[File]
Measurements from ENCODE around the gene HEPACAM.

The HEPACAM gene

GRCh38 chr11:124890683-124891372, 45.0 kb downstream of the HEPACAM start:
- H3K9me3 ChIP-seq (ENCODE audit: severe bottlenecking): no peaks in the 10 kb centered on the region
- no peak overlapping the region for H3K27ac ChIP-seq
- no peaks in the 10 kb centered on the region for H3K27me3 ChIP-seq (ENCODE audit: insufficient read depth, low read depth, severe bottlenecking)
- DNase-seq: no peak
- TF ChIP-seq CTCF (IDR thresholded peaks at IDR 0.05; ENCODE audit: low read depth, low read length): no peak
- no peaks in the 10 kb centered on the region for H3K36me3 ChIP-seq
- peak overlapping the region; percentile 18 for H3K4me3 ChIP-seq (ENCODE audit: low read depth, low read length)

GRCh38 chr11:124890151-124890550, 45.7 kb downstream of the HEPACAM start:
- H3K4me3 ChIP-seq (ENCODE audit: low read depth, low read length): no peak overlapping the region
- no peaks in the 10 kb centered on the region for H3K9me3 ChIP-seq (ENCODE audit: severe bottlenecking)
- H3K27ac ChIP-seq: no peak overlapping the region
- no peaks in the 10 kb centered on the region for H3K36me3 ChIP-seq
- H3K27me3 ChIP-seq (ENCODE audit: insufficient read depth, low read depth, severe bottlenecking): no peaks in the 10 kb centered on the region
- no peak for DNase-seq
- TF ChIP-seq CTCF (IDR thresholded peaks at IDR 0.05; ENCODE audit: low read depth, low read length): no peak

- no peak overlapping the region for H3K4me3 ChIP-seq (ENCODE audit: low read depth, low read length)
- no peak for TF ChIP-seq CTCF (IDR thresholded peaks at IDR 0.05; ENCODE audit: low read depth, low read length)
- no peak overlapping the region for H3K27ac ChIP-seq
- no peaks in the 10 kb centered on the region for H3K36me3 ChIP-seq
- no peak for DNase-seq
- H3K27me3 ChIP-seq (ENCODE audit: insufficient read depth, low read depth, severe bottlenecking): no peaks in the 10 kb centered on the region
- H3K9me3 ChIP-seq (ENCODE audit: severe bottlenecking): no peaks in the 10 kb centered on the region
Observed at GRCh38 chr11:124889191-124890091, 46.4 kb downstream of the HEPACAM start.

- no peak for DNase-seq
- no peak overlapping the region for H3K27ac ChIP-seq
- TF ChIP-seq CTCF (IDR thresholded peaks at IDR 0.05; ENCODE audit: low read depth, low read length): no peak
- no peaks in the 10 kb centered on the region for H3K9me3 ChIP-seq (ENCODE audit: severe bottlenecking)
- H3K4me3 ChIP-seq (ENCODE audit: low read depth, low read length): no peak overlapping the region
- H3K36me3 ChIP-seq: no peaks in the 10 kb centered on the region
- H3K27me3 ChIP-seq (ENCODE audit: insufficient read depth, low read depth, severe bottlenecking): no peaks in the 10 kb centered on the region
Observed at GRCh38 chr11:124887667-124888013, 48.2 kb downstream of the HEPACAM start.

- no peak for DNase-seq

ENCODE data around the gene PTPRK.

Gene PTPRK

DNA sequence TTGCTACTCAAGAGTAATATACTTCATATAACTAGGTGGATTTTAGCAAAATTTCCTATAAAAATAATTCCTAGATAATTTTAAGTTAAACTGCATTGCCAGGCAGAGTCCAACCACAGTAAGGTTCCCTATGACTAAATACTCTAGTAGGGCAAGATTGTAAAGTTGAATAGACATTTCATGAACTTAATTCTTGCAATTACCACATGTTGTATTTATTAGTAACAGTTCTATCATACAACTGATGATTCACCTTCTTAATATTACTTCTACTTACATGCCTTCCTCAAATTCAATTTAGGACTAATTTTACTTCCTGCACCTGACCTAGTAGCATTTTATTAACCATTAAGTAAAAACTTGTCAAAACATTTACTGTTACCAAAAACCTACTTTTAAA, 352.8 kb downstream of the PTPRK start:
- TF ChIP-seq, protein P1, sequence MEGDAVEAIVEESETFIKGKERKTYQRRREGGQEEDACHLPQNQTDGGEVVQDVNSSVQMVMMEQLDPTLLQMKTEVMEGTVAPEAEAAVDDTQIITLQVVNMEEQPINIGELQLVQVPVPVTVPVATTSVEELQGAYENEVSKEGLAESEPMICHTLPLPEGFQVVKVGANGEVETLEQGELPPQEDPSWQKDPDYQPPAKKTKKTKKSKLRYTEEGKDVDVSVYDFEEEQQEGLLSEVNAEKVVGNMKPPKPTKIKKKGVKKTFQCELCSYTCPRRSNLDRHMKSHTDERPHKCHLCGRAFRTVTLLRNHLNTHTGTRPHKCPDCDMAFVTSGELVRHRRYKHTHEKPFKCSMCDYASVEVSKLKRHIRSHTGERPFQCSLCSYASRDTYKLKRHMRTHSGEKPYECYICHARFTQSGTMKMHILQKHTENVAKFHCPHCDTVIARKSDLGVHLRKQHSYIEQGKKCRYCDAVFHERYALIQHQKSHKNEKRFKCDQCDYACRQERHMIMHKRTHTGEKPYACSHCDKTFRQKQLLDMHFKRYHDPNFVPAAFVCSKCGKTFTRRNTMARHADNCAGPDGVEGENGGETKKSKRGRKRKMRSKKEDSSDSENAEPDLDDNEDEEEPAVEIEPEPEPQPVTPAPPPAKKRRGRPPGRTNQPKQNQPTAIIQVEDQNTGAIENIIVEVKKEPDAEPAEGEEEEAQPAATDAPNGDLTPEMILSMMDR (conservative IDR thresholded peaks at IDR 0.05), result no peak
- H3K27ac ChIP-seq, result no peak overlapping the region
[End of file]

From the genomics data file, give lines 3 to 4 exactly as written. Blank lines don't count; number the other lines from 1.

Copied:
GRCh38 chr11:124890683-124891372, 45.0 kb downstream of the HEPACAM start:
- H3K9me3 ChIP-seq (ENCODE audit: severe bottlenecking): no peaks in the 10 kb centered on the region